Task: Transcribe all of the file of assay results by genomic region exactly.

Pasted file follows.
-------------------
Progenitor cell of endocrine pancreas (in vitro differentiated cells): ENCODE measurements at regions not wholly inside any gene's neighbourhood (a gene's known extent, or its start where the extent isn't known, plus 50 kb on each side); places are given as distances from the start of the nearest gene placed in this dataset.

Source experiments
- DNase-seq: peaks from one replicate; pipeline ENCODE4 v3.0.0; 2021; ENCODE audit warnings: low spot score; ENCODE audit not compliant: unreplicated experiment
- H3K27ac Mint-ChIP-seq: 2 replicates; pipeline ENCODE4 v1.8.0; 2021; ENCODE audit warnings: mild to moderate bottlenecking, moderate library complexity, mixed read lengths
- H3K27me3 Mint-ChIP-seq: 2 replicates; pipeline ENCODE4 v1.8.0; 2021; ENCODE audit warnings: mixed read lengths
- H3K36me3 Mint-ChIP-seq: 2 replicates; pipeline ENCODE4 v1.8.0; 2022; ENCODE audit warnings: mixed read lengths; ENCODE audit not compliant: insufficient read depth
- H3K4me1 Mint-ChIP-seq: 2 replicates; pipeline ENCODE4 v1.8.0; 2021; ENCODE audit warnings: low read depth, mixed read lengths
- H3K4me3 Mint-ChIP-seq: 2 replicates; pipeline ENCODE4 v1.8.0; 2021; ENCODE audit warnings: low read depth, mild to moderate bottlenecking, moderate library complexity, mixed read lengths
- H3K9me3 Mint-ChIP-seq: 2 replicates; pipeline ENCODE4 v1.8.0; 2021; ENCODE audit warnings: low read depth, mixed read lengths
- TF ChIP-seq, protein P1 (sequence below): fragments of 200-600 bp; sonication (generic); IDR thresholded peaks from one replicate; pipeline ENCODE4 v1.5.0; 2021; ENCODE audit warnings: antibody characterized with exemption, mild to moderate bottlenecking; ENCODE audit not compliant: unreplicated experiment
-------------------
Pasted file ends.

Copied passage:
Progenitor cell of endocrine pancreas (in vitro differentiated cells): ENCODE measurements at regions not wholly inside any gene's neighbourhood (a gene's known extent, or its start where the extent isn't known, plus 50 kb on each side); places are given as distances from the start of the nearest gene placed in this dataset.

Source experiments
- DNase-seq: peaks from one replicate; pipeline ENCODE4 v3.0.0; 2021; ENCODE audit warnings: low spot score; ENCODE audit not compliant: unreplicated experiment
- H3K27ac Mint-ChIP-seq: 2 replicates; pipeline ENCODE4 v1.8.0; 2021; ENCODE audit warnings: mild to moderate bottlenecking, moderate library complexity, mixed read lengths
- H3K27me3 Mint-ChIP-seq: 2 replicates; pipeline ENCODE4 v1.8.0; 2021; ENCODE audit warnings: mixed read lengths
- H3K36me3 Mint-ChIP-seq: 2 replicates; pipeline ENCODE4 v1.8.0; 2022; ENCODE audit warnings: mixed read lengths; ENCODE audit not compliant: insufficient read depth
- H3K4me1 Mint-ChIP-seq: 2 replicates; pipeline ENCODE4 v1.8.0; 2021; ENCODE audit warnings: low read depth, mixed read lengths
- H3K4me3 Mint-ChIP-seq: 2 replicates; pipeline ENCODE4 v1.8.0; 2021; ENCODE audit warnings: low read depth, mild to moderate bottlenecking, moderate library complexity, mixed read lengths
- H3K9me3 Mint-ChIP-seq: 2 replicates; pipeline ENCODE4 v1.8.0; 2021; ENCODE audit warnings: low read depth, mixed read lengths
- TF ChIP-seq, protein P1 (sequence below): fragments of 200-600 bp; sonication (generic); IDR thresholded peaks from one replicate; pipeline ENCODE4 v1.5.0; 2021; ENCODE audit warnings: antibody characterized with exemption, mild to moderate bottlenecking; ENCODE audit not compliant: unreplicated experiment